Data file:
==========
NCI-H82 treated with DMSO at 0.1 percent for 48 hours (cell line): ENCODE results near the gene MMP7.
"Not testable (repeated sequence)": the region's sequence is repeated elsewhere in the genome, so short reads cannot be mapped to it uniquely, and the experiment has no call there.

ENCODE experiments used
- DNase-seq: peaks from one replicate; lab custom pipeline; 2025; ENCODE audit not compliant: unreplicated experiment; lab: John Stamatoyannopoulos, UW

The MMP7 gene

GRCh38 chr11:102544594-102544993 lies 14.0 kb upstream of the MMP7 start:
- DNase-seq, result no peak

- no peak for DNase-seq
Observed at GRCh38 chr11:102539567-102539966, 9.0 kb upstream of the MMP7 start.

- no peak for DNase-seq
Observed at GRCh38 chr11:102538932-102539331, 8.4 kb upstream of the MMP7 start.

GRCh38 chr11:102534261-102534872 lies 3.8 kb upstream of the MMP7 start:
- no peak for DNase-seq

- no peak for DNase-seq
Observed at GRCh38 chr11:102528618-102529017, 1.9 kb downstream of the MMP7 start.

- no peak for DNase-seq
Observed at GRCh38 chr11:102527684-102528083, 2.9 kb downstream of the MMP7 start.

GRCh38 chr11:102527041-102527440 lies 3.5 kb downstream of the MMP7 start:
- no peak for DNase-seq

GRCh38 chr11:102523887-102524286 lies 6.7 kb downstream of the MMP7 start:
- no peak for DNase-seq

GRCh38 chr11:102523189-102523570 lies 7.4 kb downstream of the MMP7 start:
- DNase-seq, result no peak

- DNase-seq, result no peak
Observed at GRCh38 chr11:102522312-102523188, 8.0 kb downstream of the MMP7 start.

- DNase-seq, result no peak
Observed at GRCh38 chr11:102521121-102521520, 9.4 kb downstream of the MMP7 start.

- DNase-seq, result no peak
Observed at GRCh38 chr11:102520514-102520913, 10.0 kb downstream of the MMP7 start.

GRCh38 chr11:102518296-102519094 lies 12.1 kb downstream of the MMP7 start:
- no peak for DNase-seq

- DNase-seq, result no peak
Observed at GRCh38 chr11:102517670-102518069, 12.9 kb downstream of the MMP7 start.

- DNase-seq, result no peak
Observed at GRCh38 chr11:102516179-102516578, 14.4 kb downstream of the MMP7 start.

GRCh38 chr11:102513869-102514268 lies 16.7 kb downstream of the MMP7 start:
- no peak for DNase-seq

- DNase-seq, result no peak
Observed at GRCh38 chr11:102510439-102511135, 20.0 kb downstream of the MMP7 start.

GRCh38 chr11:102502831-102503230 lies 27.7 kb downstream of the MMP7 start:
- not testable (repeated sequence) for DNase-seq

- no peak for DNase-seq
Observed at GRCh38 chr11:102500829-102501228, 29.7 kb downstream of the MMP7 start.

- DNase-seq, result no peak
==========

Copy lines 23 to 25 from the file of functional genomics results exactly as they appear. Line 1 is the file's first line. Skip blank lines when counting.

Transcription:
- DNase-seq, result no peak

- DNase-seq, result no peak
Observed at GRCh38 chr11:102522312-102523188, 8.0 kb downstream of the MMP7 start.